Our campsite at Memorial Park

Don Bain’s 360 Panoramas website explains the history of Memorial Park: “When the California missions were secularized by the Mexican government in 1834, the lands were transferred to private hands and the mission economy declined rapidly. The indigenous people living at Mission San Antonio moved north a few miles and settled here, a place that ever since has been called simply ‘The Indians.’ Although it has always been part of Los Padres National Forest, it is also known as Santa Lucia Memorial Park.” There are eight campsites, no electricity and no cell service.

Brian Wall, at Kings River Life Magazine, has some interesting things to say about Memorial Park, perhaps the most salient of which proved to be a statement that “Most of the campers who end up here aren’t looking to roost, but rather to explore.” Our campsite neighbors were academics–UCLA on one side and UC Berkeley on the other. Amazingly, and true to Brian Wall’s statement, the folk from UCLA had the fortitude to spend the day hiking, despite the scorching heat. We wanted to follow their example, but it was just too darn hot. Happily, some other campers told us about a nearby swimming hole formed by the Arroyo Seco River.

The path to the swimming hole was not marked, so we clambered and slid over many a giant boulder before successfully reaching this little nirvana.

The water was cold and clear, so clear that we could see the naughty little fish that suddenly attracted our attention by nibbling on our legs. Refreshed, we spent the remainder of the day sipping whisky, reading and lounging, heckled only occasionally by an unruly pack of scrub jays who seemed to regard us as intruders. We even found the energy to take a short bike ride. Overall it was a wonderful experience, and one that we hope to repeat; perhaps next time we’ll stay on shady Santa Lucia Ridge and cycle the summit.

Resources Consulted:
Big Sur Chamber of Commerce
Camping at “The Indians,” by Brian Wall (Kings River Life Magazine)
Historical Overview of Los Padres National Forest, by E.R. Blakley and Karen Barnette (July, 1985)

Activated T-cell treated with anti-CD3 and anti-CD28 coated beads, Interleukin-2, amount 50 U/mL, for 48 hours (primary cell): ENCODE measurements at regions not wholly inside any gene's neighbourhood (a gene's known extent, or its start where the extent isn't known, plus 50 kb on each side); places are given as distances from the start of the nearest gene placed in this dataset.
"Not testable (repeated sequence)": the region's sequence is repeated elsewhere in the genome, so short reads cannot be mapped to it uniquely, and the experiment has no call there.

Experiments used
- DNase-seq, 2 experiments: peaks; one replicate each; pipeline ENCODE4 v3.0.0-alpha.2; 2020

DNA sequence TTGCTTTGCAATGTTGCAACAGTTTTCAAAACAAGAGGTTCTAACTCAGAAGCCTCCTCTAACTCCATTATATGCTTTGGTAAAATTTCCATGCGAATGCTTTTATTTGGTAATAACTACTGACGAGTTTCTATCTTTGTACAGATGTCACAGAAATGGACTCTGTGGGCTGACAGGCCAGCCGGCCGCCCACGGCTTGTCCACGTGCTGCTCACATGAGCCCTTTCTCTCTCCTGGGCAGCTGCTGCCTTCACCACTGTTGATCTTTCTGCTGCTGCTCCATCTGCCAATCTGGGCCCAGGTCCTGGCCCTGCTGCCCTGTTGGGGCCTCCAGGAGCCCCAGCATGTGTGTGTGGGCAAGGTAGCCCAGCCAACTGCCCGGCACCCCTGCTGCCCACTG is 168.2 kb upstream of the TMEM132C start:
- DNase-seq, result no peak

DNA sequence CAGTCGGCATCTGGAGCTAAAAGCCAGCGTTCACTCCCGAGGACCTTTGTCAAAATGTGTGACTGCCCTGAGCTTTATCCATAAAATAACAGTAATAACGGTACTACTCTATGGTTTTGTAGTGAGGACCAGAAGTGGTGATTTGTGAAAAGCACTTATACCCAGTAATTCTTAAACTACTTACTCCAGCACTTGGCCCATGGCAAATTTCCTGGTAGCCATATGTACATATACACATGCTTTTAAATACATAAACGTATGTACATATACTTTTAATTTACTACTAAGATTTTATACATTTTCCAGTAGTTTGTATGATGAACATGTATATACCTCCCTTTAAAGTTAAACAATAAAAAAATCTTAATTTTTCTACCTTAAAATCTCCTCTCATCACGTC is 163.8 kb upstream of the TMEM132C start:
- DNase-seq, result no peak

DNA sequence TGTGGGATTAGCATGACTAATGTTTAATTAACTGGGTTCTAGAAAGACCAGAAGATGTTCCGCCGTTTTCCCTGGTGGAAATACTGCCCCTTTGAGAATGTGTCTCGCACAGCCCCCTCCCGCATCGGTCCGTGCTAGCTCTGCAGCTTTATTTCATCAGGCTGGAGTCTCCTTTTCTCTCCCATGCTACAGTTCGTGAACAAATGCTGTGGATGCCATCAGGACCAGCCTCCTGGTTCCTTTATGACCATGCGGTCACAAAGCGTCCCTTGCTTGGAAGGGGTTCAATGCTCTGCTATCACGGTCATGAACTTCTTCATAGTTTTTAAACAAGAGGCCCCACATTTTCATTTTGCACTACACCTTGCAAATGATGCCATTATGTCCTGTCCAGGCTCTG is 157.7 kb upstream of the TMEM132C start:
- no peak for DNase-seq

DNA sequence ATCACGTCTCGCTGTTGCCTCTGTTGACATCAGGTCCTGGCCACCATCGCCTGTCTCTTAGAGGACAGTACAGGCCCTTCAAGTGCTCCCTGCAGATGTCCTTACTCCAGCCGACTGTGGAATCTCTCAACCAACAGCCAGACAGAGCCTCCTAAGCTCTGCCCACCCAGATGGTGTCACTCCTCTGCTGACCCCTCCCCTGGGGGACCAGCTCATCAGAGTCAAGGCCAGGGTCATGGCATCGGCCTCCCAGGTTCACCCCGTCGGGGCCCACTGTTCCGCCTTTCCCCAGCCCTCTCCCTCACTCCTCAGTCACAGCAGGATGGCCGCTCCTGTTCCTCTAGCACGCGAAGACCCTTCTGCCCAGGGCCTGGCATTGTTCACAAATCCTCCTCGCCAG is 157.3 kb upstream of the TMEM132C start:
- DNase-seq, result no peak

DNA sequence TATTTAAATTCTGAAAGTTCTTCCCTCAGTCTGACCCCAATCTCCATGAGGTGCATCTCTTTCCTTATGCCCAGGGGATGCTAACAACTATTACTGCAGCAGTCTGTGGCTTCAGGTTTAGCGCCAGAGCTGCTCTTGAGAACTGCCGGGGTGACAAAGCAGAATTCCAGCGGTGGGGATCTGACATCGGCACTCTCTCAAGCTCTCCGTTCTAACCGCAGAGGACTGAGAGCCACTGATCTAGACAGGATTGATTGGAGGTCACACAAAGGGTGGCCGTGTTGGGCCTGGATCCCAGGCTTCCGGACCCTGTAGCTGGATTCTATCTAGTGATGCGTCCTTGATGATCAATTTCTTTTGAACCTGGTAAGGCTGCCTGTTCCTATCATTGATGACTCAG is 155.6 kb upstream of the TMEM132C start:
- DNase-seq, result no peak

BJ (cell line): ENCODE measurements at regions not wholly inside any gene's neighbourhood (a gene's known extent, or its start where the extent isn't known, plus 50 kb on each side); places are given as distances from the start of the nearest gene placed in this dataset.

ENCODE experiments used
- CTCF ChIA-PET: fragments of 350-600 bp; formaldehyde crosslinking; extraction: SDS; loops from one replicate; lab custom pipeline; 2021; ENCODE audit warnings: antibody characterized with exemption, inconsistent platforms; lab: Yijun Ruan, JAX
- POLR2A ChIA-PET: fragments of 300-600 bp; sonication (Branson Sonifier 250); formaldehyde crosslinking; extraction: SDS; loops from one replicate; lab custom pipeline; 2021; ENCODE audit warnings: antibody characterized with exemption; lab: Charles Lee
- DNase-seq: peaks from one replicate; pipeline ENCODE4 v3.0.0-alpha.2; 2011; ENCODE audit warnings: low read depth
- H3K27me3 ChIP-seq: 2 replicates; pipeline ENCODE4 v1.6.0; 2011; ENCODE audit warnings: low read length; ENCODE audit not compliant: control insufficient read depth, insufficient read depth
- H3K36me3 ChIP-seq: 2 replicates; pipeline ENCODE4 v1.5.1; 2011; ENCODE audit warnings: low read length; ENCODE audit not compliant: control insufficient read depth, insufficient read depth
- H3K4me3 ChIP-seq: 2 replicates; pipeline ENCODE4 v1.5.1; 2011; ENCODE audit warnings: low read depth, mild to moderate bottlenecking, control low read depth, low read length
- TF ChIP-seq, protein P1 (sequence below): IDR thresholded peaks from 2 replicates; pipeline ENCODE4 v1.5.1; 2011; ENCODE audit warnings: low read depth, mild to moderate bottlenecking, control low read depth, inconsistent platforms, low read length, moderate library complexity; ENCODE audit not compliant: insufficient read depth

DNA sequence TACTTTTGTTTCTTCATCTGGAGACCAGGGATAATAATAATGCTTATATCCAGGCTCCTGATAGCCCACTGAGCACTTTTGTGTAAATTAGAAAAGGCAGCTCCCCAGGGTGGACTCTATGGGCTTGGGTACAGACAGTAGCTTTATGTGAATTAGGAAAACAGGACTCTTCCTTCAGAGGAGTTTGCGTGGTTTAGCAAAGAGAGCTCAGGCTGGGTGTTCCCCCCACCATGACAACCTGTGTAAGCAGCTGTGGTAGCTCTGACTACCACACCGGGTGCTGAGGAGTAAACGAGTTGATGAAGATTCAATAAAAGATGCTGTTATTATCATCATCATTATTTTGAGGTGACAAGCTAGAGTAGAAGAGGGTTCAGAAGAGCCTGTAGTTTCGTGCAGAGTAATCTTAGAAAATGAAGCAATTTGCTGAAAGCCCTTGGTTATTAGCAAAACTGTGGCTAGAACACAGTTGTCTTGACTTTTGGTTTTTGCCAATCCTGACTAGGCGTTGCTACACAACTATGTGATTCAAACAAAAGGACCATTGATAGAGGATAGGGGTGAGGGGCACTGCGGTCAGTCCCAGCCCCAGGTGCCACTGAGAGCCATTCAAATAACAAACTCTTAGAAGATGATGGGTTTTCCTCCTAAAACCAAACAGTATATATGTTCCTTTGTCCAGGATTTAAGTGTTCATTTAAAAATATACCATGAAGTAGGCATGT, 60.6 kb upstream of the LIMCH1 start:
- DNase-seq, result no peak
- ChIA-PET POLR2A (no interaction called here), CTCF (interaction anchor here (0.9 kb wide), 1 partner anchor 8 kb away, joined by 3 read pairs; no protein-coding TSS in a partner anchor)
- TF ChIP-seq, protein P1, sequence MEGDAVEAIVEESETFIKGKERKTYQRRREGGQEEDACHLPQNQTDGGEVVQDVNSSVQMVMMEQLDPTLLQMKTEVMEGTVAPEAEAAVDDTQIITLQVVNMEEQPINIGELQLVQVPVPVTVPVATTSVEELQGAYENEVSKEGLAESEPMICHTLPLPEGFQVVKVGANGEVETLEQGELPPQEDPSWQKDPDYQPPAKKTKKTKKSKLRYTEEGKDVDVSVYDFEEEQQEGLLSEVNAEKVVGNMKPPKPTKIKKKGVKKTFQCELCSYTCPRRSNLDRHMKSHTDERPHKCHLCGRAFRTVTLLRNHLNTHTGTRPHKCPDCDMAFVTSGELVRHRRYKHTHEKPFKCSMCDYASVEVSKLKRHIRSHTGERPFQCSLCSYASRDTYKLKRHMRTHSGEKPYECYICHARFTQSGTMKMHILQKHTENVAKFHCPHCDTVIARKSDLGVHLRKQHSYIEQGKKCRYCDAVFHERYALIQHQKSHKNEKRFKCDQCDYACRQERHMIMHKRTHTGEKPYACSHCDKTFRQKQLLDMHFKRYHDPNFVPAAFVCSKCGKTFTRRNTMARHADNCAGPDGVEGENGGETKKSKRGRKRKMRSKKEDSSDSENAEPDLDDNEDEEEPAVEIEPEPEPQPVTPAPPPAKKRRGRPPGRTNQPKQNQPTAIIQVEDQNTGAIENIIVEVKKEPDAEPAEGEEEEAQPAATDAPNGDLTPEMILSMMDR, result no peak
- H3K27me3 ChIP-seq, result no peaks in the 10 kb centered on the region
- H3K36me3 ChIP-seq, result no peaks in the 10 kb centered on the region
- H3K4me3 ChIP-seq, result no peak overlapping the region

Insect Repellent Buying Guide, Consumer Reports
Los Padres National Forest Plants, USDA Forest Service
Memorial Campground, Los Padres National Forest, recreation.gov
Memorial Park Campground, Los Padres National Forest, USDA Forest Service
Nacimiento-Fergusson Road (Wikipedia)
Santa Lucia Memorial Park at The Indians, by Don Bain
U.S. Army Garrison Fort Hunter Liggett, Department of the Army

Memorial Day on Mount Shasta, May 2019

Mount Shasta jumped to the top of our list of places to explore when we stumbled across Bubba Suess’s blog, “Hike Mt Shasta”. “Hike Mt Shasta” seems to cover anything you could possibly want to know about exploring the Mount Shasta region. We decided to make the trip on the next long weekend, which happened to be Memorial Day.

To break the trip up a little, we stopped in Redding, site of the historic Carr Fire. Redding burned for over a month between July and August 2018, with 100-foot-wide fire tornadoes that generated gases reaching temperatures of 2,700 degrees and winds up to 165 mph. One of the areas to sustain the most damage was Whiskeytown National Recreational Area.

By May 2019, Whiskeytown’s Oak Bottom Campground had reopened with a warning on its website that “The Carr Fire has increased risks to visitors; falling trees, broken and hanging limbs, burned out stump holes, abandoned mine features, and loose rocks remain in much of the burned area. Remember to watch the ground you walk on, as well as above you.”

Despite the warning and 81 F (27 C) heat, the campground was booked full. The sites were small, but folk were courteous and quiet.

Being new to California, bear lockers were new to us

Oliver at the camp site

Shortly after setting up, the sky turned pink. Checking the weather, we learned that a giant storm was gathering, with the possibility of hail and tornadoes, 8 miles (13 km) to the west of us in Redding.

Mallards with a purpose

The hail pinged off the tent in a rather exciting way, but the storm was short-lived, and by morning the rain had dried up.

Whiskeytown Lake is actually a reservoir, created in 1963 to divert water from the Trinity River basin to the Sacramento River, named for the village of Whiskeytown, which, ironically, was inundated as a result of the reservoir.

A tour of the lake was a tour of Carr Fire burn scars — of charred land returning to life.

CA-299 highway is visible on the left in this photo

I was impressed by how well these Canada Geese blended in with the shadow of the overhanging bank. From a distance the camouflaging effect caused them to almost disappear.